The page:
Incredibly, the ill-advised shot dropped, igniting a 15-4 finishing kick that turned the eight-point deficit into a dramatic 66-63 defeat of a stunned East Tennessee State squad.
Moral of story: Yes, Trae, there is a Santa Claus.
"When I hit that little runner ... that was my Christmas right there, man," Golden said.
He was only half-kidding. Mired in a dreadful slump, he went 6 for 25 from the field in Games 8, 9 and 10 combined ... 7 for 31 if you count his 1-for-6 start Friday night. Over the final 5:36, however, he was 3 for 3 from the floor and 3 for 3 from the foul line — producing nine points in the 15-4 finish.
And it all started with a wild shot that Michael Jordan in his prime might make 33 percent of the time.
"Sometimes that's what it takes when you're in a slump ... you just need that one shot to get yourself going," Golden said, literally beaming. "When that happened, it felt good, man. I'm just happy we got the win. That's the best Christmas present I could've gotten."
Golden finished with 11 points, all coming in the game's final 10 minutes. Teammate Kenny Hall also got the Christmas spirit late, playing his best basketball of the season over the final five minutes.
After Golden's acrobatic runner trimmed the 59-51 deficit to 59-53, Hall scored on a putback that whittled the gap to 59-55. After Golden produced a three-point play, Hall blocked an ETSU layup attempt, then dunked off a Golden assist to give Tennessee a 60-59 lead with exactly two minutes remaining. A Hall steal produced a Golden dunk and a 62-59 lead that stood up when Jordan McRae hit both ends of a one-and-one with 17.7 seconds left and Golden duplicated the feat with 7.9 seconds left.
Bucs standout Adam Sollazzo missed a potential game-tying 3-pointer at the buzzer.
Golden (11 points, 6 assists, 2 turnovers) and Hall (11 points, 8 rebounds, 2 blocks) weren't the only heroes for the Big Orange. Cameron Tatum produced 13 points, 2 rebounds, an assist and a steal. He also proved to be the only Vol who could somewhat contain Sollazzo, a 6-foot-6 point guard who posted 19 points and 7 assists while playing all 40 minutes. Skylar McBee came off the bench to drain 4 of 6 shots from beyond the arc and added 12 points for the Vols, now 5-6.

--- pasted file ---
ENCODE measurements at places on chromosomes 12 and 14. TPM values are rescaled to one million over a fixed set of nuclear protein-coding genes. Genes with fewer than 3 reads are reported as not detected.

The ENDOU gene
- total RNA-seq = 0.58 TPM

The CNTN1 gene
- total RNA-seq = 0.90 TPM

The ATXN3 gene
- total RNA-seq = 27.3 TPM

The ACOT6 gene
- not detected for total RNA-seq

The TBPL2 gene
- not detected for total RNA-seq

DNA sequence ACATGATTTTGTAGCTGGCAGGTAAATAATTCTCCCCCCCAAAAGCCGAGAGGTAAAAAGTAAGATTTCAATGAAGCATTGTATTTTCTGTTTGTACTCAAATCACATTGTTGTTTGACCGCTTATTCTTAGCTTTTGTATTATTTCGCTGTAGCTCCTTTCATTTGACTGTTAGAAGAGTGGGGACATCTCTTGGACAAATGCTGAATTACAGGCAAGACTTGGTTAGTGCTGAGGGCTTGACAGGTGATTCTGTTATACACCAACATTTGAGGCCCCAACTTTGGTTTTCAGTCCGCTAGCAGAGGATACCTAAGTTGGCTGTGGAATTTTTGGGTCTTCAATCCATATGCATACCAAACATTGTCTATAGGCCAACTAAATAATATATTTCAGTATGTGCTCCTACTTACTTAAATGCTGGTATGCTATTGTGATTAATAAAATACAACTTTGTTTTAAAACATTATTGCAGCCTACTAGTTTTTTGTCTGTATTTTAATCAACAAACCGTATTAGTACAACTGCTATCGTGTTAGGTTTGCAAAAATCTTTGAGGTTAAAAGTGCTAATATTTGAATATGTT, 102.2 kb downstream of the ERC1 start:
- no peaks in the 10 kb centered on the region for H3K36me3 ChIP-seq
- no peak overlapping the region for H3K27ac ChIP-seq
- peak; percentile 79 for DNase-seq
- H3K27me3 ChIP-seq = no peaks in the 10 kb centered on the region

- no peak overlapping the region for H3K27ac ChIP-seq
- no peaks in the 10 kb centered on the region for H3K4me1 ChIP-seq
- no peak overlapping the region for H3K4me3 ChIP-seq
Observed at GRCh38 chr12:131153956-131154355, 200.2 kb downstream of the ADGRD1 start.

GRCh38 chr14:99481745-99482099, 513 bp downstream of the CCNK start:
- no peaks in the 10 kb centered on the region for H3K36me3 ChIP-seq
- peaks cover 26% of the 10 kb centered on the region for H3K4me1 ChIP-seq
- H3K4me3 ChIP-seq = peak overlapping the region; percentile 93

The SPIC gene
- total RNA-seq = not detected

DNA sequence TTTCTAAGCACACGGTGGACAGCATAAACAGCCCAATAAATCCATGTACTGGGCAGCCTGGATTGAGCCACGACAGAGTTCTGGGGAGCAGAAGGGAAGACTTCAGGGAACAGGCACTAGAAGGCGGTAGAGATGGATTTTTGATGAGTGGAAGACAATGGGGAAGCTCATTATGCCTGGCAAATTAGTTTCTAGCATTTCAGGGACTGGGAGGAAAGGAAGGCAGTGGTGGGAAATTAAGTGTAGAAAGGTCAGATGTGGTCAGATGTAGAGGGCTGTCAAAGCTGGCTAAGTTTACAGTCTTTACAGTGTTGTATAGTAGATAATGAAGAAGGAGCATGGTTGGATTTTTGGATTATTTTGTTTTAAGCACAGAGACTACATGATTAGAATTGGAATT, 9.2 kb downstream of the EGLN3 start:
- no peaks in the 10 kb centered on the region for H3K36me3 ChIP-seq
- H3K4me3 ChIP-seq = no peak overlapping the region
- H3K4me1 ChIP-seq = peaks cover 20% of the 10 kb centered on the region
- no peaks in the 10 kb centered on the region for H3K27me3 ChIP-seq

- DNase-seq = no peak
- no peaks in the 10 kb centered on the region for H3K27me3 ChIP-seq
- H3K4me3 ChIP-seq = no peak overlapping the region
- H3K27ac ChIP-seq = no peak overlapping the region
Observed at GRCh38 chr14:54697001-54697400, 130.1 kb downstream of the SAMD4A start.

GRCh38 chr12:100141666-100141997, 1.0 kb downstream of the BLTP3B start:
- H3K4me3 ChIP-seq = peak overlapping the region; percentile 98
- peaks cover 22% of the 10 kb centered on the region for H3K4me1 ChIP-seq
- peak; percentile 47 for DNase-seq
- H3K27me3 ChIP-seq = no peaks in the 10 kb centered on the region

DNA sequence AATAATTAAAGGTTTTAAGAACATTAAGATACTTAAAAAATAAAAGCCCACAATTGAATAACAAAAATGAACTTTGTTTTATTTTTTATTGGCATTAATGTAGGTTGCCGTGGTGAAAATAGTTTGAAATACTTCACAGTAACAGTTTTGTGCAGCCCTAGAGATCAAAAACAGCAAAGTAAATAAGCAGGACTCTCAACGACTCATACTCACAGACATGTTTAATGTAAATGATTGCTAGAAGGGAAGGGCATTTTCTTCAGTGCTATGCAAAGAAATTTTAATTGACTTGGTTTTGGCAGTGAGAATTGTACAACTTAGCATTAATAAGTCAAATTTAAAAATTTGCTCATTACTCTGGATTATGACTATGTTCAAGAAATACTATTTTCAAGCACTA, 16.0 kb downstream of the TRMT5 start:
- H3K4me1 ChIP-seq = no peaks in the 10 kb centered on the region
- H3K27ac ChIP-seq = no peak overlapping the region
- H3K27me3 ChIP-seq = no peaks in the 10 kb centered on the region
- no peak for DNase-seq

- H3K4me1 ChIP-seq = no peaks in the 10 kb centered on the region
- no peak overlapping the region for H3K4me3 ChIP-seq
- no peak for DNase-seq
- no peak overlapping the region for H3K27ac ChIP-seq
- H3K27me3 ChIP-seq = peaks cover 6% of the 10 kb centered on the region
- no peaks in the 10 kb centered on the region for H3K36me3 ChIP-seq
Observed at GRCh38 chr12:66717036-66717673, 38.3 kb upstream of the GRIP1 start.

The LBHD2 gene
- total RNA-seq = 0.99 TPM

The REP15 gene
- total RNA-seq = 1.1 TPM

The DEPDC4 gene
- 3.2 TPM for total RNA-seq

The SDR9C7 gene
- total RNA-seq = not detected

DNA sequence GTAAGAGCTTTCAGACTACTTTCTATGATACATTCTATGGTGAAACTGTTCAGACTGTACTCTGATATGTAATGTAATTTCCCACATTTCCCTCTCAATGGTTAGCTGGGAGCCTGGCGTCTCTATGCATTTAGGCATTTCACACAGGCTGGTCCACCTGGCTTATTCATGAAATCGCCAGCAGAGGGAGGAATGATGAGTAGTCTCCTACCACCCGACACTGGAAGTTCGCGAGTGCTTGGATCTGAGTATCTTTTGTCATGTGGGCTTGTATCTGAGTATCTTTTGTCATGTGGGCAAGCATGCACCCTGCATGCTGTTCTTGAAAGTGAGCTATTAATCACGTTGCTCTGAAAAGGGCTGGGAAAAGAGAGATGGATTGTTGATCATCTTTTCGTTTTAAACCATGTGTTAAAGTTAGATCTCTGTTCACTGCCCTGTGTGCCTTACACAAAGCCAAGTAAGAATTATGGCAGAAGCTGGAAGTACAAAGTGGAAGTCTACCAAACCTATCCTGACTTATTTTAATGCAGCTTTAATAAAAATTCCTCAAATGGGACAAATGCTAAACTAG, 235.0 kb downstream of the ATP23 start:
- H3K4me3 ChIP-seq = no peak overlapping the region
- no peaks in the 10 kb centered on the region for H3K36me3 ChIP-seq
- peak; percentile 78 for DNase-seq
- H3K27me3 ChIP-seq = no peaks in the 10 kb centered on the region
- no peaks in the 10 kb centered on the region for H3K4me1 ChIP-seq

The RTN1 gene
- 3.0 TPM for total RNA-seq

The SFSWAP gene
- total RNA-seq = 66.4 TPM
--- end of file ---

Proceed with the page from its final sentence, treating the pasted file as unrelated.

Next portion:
Tommy Hubbard chipped in 18 points for ETSU, which also stands 5-6 on the young season.
Tennessee shot 56.5 percent (13 of 23) from the field in the second half and finished at 52.2 for the game. The Vols hit an excellent 42.1 percent (8 of 19) from 3-point range and a solid 76.9 percent (10 of 13) from the foul line. They committed 15 turnovers, however, and allowed ETSU to pull down 17 offensive rebounds.
The scrappy Bucs won the backboard battle 34-27 but shot just 40.7 percent from the field and 30.8 percent (4 of 13) from 3 against a hustling Vol defense. Tennessee coach Cuonzo Martin declined to praise the defensive effort except to note that it was "better than what it's been."
The Vol head man had plenty of praise for Golden, however, noting that "He stepped up big. That'll be good for him because I think he was pressing somewhat and his shot wasn't falling. He finally stepped up — made some big free throws, some big plays — and I think that was great for him to go home (for the holidays) with a level of confidence."
Oddly enough, Golden's two most recent outings saw him score all five of his points in Game 10 versus UNC Asheville in the final 3:41 and all 11 of his points in Game 11 versus ETSU in the final 9:18. That suggests his teammates are looking to their point guard in the clutch, no matter how poorly he might have played previously.
"I think they're all going to look for me to make a play, whether that's scoring or whatever," Golden said. "I think that just comes with the job. I try to step up when I can."
As for the 15-4 finishing kick that Golden spearheaded, Martin was understandably pleased with the grit his team showed in recording six consecutive stops during that stretch.
"I think it was digging deep more than anything," he said.
The poise Tennessee's players exhibited down the stretch probably can be traced to the poise they see from Tennessee's coaches.
"As a staff, we keep our composure, knowing the game's not over until the buzzer sounds," Martin said. "We got stops, got rebounds, made big plays and Trae pushed the ball. I think that's the biggest key. We don't show a lot of emotion as a staff in those situations, and the players feed off that energy, whether it's positive or negative."